Ghost CMS is a popular open-source content management system that is specifically designed for bloggers and writers. In this blog post, we’ll explore the pros and cons of Ghost CMS, compare it to WordPress, and highlight its unique features that make it a top choice for content creators.

We’ll also show you how to install Ghost CMS with Docker and expose it safely to the internet with Cloudflare Tunnel.

Why using Ghost as CMS?

  • User-Friendly: Ghost CMS has a simple and intuitive user interface, making it easy for users to create and manage their content.

  • Customization: With a wide range of themes and plugins available, Ghost CMS provides ample customization options for users. The platform also has a built-in editor that supports Markdown and HTML, giving users more control over their content.

  • SEO-Friendly: Ghost CMS is designed with SEO in mind, with built-in optimization tools and the ability to create custom URLs and meta descriptions.

  • Speed: Ghost CMS is built to be fast, with a focus on minimalism and performance. This means that websites built on Ghost CMS load quickly, providing a better user experience.

You should also be aware that:

  • Limited Functionality: While Ghost CMS is great for blogging and writing, it may not be the best choice for complex websites or e-commerce sites.

  • Smaller Community: Compared to platforms like WordPress, Ghost CMS has a smaller community and fewer resources available for support and troubleshooting.

Ghost versus Wordpress

While both Ghost CMS and WordPress are popular content management systems, there are some key differences between the two.

Ghost or WP? Which one is for me? 馃憞
  • User Interface: Ghost CMS has a simpler and more streamlined user interface, while WordPress has a more complex and customizable interface.

  • Focus: Ghost CMS is focused on blogging and writing, while WordPress can be used for a wider range of websites and applications.

  • Performance: Ghost CMS is built for speed and performance, while WordPress can be slower due to its more complex nature and reliance on plugins.

In my opinion, Ghost feels much more modern and responsive than Wordpress.

Ghost Themes

Before moving on, I am sure that you want to see how your website can look with Ghost.

Generally, you can have a quick look to Free themes in Ghost Official Page.

Some of my fav Ghost Themes 馃憞
  • Free themes in Ghost Official Page.
  • Free themes in Ghost Official Page.
  • Free themes in Ghost Official Page.

Installing Ghost with Docker

The docker image that we are going to use to deploy Ghost:Ghost DockerHub.

First Things First - Get Docker! 馃悑

Important step and quite recommended for any SelfHosting Project - Get Docker Installed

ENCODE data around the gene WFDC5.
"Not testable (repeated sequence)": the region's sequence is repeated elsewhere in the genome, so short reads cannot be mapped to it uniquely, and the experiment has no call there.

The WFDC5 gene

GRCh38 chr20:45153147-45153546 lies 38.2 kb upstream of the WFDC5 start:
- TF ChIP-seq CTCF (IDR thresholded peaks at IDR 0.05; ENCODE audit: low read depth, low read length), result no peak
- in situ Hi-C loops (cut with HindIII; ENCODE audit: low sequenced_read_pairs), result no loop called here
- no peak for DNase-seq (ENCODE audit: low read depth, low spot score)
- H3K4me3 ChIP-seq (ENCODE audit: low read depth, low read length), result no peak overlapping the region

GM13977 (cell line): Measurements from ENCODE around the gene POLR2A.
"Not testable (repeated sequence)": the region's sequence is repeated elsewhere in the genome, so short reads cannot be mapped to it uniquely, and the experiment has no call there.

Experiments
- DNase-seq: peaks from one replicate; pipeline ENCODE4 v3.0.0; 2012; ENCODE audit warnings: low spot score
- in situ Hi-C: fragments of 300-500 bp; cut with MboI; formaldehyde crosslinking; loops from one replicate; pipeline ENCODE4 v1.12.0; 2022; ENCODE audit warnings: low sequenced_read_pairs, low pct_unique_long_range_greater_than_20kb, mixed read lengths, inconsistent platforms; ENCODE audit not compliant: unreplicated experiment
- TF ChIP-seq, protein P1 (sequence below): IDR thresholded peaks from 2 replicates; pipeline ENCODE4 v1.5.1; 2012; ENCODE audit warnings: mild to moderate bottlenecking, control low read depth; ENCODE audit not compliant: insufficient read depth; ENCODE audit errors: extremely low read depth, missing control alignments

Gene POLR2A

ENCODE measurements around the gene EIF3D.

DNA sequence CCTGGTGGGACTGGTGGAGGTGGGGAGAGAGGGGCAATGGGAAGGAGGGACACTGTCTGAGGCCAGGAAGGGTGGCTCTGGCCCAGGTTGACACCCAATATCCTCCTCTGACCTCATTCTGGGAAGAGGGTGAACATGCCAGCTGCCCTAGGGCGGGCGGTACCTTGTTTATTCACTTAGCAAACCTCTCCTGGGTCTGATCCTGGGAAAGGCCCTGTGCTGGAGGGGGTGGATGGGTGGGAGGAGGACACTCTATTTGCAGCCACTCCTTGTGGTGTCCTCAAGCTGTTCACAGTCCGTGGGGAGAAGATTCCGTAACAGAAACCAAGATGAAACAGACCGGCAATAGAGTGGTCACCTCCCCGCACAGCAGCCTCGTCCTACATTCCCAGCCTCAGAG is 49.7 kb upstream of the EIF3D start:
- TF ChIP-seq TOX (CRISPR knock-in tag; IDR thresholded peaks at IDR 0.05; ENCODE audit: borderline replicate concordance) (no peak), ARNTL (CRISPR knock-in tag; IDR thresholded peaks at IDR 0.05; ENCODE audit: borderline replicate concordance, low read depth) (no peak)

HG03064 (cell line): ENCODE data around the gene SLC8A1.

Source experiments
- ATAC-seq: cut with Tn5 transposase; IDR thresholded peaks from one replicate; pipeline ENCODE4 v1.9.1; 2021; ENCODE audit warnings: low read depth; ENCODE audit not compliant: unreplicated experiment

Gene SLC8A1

It will be one command, this one, if you are in Linux:

apt-get update && sudo apt-get upgrade && curl -fsSL https://get.docker.com -o get-docker.sh
sh get-docker.sh && docker version

Ghost: Locally with Docker Compose

We just need this Docker-Compose file to deploy Ghost with the required SQL Database:

version: '3.1'

services:
  ghost:
    image: ghost:5-alpine
    container_name: ghostcontainer
    environment:
      database__client: mysql
      database__connection__host: dbghost
      database__connection__user: ghostuser
      database__connection__password: ghost_db_pass
      database__connection__database: ghost_database
      url: http://ghostcontainer:2368
    restart: always
    ports:
      - 2368:2368
    networks:
      - ghost_network
    volumes:
      - ghost_data:/var/lib/ghost/content
    depends_on:
      - dbghost

  dbghost:
    container_name: ghostdbcontainer
    image: mariadb:10.5 #mysql
    restart: always
    environment:
      MYSQL_DATABASE: ghost_database
      MYSQL_USER: ghostuser
      MYSQL_PASSWORD: ghost_db_pass
      MYSQL_ROOT_PASSWORD: ubabuuuHaGba6nhX
    ports:
      - 3306:3306
    networks:
      - ghost_network
    volumes:
      - db_ghost_data:/var/lib/mysql

volumes:
  ghost_data:
  db_ghost_data:

networks:
  ghost_network:

After the deployment is completed, you will be able to check your working instance of Ghost at:

  • The site: http://ourlocalip:2368
  • The admin panel and setup: http://ourlocalip:2368/ghost/

You will see that Ghost is doing the magic in the background the first time you run it:

Ghost First Boot

And just after a little while, you will have everything ready:

Ghost Login UI

Ghost with NGINX and Docker Compose

If you are interested to exposed the service to the internet, you will want to run uptime kuma behind a NGINX proxy. Follow this steps:

version: '3.1'

services:

  ghost:
    image: ghost:5-alpine
    restart: always
    ports:
      - 8088:2368
    environment:
      # see https://ghost.org/docs/config/#configuration-options #make sure to change these!
      database__client: mysql
      database__connection__host: db
      database__connection__user: root
      database__connection__password: example
      database__connection__database: ghost
      # this url value is just an example, adjust it properly!
      url: https://subdomain.yourdomain.com